The people 'rescuing' the greyhounds could at least have a dialogue with someone vs just saying NO. They might save more lives.
 
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#9
after lives of being on strict diets and being nothing more than racers..
i would also probably give my adopted greyhound a few extra treats, honestly.. if these dogs are healthy and happy, then who cares about a few extra pounds?
As a former Greyhound owner, and someone who worked in rescue, I can tell you that a few extra treats are the LAST thing a Grey needs. Because of their frame even a small amount of extra weight can cause far too much stress on their joints. I proudly kept my hound at racing weight to racing weight + 3 pounds his whole life.

I can understand where the OP is coming from. Many Greyhound rescues are very much like AR groups, and they don't believe in working a dog and believe that there is nothing more awful than racing. Though I can tell you that my hound LOVED his racing career and when given the chance to get back on the track 2 years after retirement he was psyched.

I think a working dog is a beautiful thing, and an overweight dog is sad. And people who don't understand the beauty of a working dog also make me sad/scare me when it comes to the future of these breeds.
 

Dizzy

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#10
The point isn't whether the dogs ENJOY racing or not.

It is about the INDUSTRY.

The amount of dogs bred, the many many THOUSANDS who never cut it.

Seriously, the UK and Ireland has a huge greyhound racing industry, and it is DISGUSTING to see the amount of dogs dumped and killed and shipped to Spain - where I can tell they don't get an easy ride.

What is wrong with them having a negative opinion of that INDUSTRY.

It's not the actual race itself, or whether the SUCCESSFUL dogs enjoy they career or are well treated (who would abuse a money making machine afterall).

So yes - the many many THOUSANDS of greyhounds who don't cut it DO need to be rescued and it is down to the individual rescue who they home to.

If they won't home to you because you want to course a "retired" racing dog - then look elsewhere.
 

DaVinci

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#11
The title is a bad choice of words and I have to agree that if yo are dealing with dogs that like to chase/hunt ie...coon hounds, beagles, greyhounds it is best to find owners that will take the precautions so the dog is not harmed say long lines or fenced in areas. I do think that the dogs should not be overweight as sismorphine stated it is hard on their joints. I hope that the op does not judge all rescuers into one lump.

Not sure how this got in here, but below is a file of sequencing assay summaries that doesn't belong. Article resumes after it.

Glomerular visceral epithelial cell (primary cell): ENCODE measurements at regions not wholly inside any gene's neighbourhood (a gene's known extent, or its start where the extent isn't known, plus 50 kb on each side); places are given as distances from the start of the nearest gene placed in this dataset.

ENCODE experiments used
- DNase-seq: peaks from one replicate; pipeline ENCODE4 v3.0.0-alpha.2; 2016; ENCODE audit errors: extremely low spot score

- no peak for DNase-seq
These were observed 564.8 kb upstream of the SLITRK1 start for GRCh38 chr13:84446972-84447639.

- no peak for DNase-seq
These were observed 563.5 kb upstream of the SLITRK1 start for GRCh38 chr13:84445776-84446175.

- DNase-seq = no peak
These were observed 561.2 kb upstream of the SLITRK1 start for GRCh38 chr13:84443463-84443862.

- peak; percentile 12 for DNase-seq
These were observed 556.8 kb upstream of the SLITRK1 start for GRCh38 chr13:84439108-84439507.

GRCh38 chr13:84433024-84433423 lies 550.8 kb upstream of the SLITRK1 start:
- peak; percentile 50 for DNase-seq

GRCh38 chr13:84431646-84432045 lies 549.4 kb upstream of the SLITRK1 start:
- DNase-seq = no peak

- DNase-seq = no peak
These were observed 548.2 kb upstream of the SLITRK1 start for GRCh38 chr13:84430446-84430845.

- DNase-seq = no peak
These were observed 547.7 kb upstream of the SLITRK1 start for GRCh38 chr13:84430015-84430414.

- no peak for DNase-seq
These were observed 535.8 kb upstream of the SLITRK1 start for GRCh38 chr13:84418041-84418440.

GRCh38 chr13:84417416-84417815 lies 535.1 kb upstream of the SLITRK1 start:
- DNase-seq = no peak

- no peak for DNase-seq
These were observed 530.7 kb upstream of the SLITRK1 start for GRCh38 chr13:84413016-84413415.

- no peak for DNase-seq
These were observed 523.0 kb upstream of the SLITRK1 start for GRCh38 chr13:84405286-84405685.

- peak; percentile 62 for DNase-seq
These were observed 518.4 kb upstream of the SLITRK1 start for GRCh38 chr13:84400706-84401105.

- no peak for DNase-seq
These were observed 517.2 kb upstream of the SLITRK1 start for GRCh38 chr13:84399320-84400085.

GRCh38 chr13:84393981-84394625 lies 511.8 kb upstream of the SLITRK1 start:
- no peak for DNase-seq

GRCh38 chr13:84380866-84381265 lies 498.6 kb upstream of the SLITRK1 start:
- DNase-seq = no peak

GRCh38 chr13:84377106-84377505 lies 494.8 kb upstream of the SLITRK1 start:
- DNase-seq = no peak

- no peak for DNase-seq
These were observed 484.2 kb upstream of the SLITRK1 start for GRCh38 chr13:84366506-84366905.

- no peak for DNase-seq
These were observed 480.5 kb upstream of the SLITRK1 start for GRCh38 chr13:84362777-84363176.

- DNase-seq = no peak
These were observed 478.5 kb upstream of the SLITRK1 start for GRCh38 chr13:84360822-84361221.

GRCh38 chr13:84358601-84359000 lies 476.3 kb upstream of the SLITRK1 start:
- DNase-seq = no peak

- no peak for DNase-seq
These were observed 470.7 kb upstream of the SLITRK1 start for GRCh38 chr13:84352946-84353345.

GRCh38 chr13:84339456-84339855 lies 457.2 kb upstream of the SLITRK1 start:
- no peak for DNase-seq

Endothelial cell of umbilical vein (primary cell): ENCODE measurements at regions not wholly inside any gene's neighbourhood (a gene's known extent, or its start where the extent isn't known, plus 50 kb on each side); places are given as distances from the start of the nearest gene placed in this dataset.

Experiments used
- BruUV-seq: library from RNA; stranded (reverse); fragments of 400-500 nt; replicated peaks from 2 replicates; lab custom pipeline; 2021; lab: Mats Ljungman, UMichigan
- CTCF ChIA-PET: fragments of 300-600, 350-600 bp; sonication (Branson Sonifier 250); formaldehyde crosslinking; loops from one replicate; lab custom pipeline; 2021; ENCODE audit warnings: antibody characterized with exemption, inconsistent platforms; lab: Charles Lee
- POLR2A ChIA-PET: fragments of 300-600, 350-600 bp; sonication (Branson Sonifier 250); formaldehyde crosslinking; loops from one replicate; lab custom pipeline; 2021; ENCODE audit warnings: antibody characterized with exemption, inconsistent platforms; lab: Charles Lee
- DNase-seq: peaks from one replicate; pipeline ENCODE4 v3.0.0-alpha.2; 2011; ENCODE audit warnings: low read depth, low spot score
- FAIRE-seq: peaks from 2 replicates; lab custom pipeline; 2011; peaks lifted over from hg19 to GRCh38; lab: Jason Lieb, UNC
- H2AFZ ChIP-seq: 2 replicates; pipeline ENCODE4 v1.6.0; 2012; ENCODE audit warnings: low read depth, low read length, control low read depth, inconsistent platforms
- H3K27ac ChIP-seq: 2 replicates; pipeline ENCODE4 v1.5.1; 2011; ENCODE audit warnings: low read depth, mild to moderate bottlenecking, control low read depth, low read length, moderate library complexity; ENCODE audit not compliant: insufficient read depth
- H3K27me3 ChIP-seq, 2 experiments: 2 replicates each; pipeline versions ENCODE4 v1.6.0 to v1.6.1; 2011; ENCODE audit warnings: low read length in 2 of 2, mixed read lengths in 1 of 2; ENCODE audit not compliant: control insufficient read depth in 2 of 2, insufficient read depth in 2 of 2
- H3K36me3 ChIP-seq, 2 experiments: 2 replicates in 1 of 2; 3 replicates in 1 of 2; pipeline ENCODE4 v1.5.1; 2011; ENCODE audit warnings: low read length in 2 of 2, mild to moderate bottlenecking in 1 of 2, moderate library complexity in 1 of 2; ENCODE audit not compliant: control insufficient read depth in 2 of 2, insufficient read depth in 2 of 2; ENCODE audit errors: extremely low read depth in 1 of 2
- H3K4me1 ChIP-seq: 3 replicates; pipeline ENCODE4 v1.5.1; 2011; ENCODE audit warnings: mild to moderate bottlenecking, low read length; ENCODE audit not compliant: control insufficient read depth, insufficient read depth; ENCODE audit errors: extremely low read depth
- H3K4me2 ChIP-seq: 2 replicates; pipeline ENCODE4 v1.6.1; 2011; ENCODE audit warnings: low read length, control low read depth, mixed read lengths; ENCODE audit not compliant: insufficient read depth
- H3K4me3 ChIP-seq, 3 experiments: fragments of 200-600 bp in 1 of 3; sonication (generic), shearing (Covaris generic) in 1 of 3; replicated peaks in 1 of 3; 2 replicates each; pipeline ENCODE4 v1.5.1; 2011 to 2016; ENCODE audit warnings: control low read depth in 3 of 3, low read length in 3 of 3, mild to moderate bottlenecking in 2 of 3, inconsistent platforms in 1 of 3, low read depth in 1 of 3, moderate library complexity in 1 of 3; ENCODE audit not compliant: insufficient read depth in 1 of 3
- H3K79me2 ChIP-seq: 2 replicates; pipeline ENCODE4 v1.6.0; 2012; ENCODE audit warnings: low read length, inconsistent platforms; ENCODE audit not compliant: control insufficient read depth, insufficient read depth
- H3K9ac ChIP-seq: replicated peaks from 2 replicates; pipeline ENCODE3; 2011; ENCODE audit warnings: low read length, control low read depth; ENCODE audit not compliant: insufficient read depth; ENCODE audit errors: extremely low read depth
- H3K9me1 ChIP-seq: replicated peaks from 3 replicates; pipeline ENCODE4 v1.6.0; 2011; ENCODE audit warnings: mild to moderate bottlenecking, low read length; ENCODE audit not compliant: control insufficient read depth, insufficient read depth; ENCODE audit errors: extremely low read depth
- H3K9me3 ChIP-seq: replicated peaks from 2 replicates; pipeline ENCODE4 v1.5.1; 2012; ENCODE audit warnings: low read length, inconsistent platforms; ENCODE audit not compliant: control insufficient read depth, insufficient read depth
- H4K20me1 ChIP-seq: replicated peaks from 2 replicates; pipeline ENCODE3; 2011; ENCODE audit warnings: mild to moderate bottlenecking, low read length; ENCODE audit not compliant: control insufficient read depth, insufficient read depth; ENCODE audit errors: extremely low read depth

Phoenixangelwyngs

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#12
Greyhound racing and the industry behind it just sorta make me sick. I wish I could handle a greyhound.... They are such beautiful dogs.... I just don't know if I could deal with the personality.

I too have a pet peeve about people with over-weight dogs. I have the opposite problem... keeping weight ON mine. I know this will change when they get older and MELLOW OUT.... but for now it's COME EAT MORE!

Dogs shouldn't be allowed offleash unless you know for certain that their recall is FLAWLESS or the area is fenced in and it's safe for the dog to be offleash, like a yard or fenced dog park. As for hunting.... the point of the activity is to keep the dog entertained and fit.... can't this be done without KILLING something else?
Greyhounds in rescues have probably had enough trials and hardships in their lives.... they just need homes to be happy and healthy in... forever. What's the harm in finding that for them? They can't do it themselves, after all.
 

Dizzy

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#13
It is estimated that 40,000 dogs are bred for racing in the UK and Ireland each year.

How many do you reckon make it to the track?

Add that to the 10,000 odd dogs which "retire" each year.

You think they all get nice cosy houses?

Once again, if people are rescuing these dogs, then good for them. They might be a little ignorant, but they are not damaging those dogs. At least those dogs were not sliced up and dumped in a ditch.